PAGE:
In April, I had the privilege of seeing student learning in action at the 2023 Student Technology Leadership Program (STLP) State Championship.
Over the past year, you’ve heard me talk a lot about United We Learn, Kentucky’s vision for the future of education in the Commonwealth. One of the three big ideas of United We Learn is creating a more vibrant learning experience for every student. We heard loud and clear from Kentuckians across the state – including our students – that they want their education to be hands-on, engaging and innovative. STLP is all of those things.
STLP empowers student learning and achievement through the use or creation of technology-based solutions for school and community needs. Students create projects, products or services to meet those needs and then demonstrate their process and learning in various STLP categories, which range from instructional, technical or community service-based projects to digital content creation (such as digital art, photography, design, programming, app development and robotics. The best projects, products and services are invited to compete at the STLP State Championship each spring.
I got the opportunity to talk to 6th-grade students from Austin Tracy Elementary School in Barren County. They had two projects that focused on the school’s outdoor classroom, which they said had become little used and needed a cleanup and makeover.
The students set up regular cleanup days and found ways to recycle products that helped the environment – such as using old milk jugs to start growing seeds that will be transplanted into the outdoor classroom. They set up bee and butterfly habitats, as well as ladybug houses, and learned how important these creatures are to the environment.
These students told me that throughout the project, they learned how to use Google Slides, how to make a QR Code and how to set up a Facebook page about their project. Both groups also documented their work with videos, learning how to shoot, edit and add music to the videos.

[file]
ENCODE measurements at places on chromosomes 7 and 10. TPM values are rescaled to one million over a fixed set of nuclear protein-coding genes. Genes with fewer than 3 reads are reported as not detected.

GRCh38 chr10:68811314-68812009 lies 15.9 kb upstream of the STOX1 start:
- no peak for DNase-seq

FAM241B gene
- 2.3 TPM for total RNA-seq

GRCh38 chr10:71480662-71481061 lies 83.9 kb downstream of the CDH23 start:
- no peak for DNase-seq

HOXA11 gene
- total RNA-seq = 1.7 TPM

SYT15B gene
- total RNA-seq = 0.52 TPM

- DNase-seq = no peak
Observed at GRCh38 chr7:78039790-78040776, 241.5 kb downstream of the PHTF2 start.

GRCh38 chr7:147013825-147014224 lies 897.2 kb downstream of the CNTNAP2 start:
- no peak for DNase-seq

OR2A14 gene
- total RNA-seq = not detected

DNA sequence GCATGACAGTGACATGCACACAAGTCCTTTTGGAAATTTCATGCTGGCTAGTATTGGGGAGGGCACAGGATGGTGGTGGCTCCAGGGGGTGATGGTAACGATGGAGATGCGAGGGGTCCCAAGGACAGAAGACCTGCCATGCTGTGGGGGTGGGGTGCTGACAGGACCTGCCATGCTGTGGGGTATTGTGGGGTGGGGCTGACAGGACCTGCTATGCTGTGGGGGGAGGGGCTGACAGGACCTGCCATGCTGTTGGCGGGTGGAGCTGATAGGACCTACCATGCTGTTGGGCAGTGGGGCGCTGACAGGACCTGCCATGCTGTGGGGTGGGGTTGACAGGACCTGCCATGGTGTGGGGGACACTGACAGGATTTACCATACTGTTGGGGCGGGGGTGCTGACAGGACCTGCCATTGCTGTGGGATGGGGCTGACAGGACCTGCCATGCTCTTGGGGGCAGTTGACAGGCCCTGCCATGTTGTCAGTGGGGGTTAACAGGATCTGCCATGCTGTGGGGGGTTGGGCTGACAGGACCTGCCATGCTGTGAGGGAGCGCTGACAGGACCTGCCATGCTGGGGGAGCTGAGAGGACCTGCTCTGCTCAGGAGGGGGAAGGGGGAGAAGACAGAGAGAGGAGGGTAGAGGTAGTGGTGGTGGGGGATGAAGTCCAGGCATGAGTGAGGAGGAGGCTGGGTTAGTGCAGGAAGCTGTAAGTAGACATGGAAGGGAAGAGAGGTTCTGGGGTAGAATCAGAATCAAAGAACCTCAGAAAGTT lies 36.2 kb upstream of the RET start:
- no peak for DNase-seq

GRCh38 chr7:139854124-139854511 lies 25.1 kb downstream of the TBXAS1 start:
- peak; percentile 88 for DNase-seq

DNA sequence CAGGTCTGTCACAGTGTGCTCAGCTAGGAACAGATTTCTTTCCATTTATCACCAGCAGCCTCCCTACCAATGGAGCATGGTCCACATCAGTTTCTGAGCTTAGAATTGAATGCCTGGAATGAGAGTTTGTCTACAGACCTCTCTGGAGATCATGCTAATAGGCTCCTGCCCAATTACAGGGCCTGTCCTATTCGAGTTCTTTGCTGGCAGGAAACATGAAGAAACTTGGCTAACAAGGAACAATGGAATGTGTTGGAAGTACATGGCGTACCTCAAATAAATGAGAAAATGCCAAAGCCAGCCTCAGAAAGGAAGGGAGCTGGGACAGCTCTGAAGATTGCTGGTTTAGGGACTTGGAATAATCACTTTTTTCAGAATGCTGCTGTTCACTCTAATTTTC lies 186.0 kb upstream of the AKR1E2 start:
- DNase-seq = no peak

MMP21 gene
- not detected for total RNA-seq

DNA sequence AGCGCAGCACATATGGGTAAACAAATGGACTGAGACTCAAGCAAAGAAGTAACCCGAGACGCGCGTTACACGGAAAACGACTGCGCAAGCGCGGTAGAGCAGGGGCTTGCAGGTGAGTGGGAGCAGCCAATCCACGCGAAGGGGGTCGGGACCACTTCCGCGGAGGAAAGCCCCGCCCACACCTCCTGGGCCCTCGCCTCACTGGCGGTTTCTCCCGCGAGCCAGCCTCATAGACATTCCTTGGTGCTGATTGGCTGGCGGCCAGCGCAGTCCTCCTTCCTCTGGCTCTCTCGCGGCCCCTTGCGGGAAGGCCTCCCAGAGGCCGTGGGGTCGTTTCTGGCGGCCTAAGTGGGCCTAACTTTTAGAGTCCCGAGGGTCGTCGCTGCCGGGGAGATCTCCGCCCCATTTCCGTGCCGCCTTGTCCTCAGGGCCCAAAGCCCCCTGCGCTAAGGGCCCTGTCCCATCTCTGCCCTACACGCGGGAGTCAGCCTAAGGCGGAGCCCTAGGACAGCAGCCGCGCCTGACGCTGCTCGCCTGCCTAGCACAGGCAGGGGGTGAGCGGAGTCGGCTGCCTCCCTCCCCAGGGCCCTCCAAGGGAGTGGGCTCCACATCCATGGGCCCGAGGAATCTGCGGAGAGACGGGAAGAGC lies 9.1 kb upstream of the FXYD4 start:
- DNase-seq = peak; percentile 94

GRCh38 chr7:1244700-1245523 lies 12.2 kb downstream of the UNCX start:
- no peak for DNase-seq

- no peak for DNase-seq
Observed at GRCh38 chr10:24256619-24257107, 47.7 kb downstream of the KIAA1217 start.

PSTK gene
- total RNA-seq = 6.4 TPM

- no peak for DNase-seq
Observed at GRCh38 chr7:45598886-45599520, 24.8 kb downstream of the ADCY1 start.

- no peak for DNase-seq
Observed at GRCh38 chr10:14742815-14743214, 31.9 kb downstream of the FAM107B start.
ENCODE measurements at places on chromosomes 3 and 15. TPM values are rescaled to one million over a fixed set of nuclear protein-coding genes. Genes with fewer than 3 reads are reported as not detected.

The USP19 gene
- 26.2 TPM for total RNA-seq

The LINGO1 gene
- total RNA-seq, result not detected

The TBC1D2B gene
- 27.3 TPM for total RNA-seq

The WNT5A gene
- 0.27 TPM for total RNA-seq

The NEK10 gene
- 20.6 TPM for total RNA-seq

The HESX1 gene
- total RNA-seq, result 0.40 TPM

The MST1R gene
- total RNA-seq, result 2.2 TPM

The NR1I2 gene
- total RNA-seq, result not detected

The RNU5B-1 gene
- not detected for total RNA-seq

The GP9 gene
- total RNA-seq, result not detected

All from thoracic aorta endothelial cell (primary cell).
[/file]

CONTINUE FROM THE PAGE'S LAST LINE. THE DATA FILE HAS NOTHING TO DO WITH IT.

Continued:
This type of hands-on learning is what sticks with our students. It is not just a worksheet they complete because they are told to complete it. Each of these STLP teams dug into a real problem and produced real-life solutions. At Great Crossing High School in Scott County, for instance, they found technology that helps translate teacher videos into 40 different languages for English learner students.
Helping our students find real-world problems to dig into and solve also gives them confidence in their own abilities. Watching elementary school students get up in front of judges and other adults to explain their project, their conclusions and what they learned in the process is a skill that will help them in any career they decide to pursue.
Interest in STLP is growing. This year, we had a record-breaking year with more than 13,000 students attending the state championship, compared to the 10,000 students that attended last year. Those students came from 488 schools in 114 districts.
I would like to offer my congratulations to all of Kentucky’s students that participated in STLP this school year. No matter whether they took home a trophy from the state championship or not, the skills they have learned through their innovative projects will help them achieve great things in whatever they intend to do in their careers.